While this line of thinking is being pursued by some, FBI Special Agent Deacon Novak is not one of them. He sees Faith’s actions in helping the girl, which involved considerable physical risk and discomfort to herself, as heroic. And besides, she finds him, an unusual looking guy with bi-colored eyes and shocking white hair, beautiful. How can she be guilty? But when they get to Grandma’s house it seems clear that a very big, bad wolf has been playing in Grandma’s basement. It is also clear that the wolf aka serial killer has fled the scene with at least two hostages. As the police and FBI gear up for a desperate manhunt they must first determine if Faith is friend or foe.
One of the things I found “too” about this novel is that Deacon is too quick to trust Faith. His gut tells him she is decent and he just goes with that, quickly pulling her into his life and introducing her to key family members within 48 hours of meeting her. This in spite of the fact that one of his friends/cousins on the force is clearly suspicious of her. Also happening too fast is that Faith bonds with that family, instantly becoming protective of Deacon’s younger brother and equally trusting and open with Deacon’s sister.
Which leads me to another “too” – the perfection of hero and heroine. In spite of all kinds of abuse from the law, Faith is this sweet, caring person devoted to justice. She is a great listener and advocate for simply everyone around her. She’s almost better at solving crime than the cops. She is completely forgiving and caring, even with Deacon’s cousin who is fairly nasty to her at the start. Deacon is another “too” – too cool, with a gut that has a perfect record in figuring out crime and a heart ready to commit literally just hours after setting eyes on “the one.”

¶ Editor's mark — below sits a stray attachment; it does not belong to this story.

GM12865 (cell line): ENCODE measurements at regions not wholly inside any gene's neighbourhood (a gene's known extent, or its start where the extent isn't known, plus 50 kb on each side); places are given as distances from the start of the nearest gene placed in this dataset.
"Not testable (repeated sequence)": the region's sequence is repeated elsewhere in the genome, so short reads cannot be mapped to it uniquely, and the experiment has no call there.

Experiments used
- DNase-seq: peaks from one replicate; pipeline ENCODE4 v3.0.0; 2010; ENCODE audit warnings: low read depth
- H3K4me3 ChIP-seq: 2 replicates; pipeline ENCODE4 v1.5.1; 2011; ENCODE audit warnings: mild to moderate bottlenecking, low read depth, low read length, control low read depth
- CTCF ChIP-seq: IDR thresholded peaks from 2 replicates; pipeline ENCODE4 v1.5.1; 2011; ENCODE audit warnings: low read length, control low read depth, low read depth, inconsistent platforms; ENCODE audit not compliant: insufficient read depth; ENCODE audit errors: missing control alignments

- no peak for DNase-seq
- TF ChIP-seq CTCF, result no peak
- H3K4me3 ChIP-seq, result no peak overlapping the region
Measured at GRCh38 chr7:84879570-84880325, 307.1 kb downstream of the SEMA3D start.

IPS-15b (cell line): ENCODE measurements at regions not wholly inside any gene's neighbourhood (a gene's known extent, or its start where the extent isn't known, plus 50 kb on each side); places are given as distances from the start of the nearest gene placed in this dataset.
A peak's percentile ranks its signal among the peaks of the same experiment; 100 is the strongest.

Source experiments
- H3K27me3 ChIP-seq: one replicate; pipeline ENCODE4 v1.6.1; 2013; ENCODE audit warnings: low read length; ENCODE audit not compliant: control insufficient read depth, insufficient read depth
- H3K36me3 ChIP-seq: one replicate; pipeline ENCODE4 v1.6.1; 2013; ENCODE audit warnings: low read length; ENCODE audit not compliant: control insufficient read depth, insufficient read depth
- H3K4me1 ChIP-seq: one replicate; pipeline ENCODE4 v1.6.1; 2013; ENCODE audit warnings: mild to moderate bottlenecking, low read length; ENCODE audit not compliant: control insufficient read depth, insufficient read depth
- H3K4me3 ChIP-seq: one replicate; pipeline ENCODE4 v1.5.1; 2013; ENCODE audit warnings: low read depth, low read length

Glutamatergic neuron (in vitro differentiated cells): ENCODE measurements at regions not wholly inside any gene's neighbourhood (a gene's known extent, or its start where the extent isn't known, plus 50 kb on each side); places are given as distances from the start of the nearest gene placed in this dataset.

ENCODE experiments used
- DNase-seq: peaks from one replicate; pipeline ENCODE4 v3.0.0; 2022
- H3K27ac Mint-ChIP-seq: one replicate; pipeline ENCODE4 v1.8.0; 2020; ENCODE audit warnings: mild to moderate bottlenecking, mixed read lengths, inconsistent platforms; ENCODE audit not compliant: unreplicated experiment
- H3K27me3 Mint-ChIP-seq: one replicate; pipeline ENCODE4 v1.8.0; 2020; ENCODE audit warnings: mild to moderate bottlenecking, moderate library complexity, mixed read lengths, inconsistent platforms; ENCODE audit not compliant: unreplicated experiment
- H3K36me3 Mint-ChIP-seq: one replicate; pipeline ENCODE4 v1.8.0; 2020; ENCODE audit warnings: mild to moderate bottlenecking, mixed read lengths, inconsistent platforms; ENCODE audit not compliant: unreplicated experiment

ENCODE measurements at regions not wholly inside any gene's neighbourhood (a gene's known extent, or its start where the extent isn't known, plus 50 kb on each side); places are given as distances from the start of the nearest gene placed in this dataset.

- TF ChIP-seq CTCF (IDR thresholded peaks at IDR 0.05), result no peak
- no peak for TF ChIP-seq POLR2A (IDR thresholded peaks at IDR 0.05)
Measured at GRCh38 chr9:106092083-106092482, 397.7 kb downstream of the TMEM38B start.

That really didn’t work for me. Deacon and Faith have this instant rapport and are together, physically and emotionally, before 48 hours pass. I could get the physical – stress relief – but the unity they have emotionally so quickly after meeting doesn’t work. These two don’t share meals together or quiet times to just know each other – it’s non-stop action coupled with complete love and trust. Most of us have had relationships we look back on and think, “How did I not know he/she was like that?” I know these two had those kind of relationships since each of them had been divorced. But they plunged in, heart first, completely. It was too little courtship combined with too little relationship building for my taste.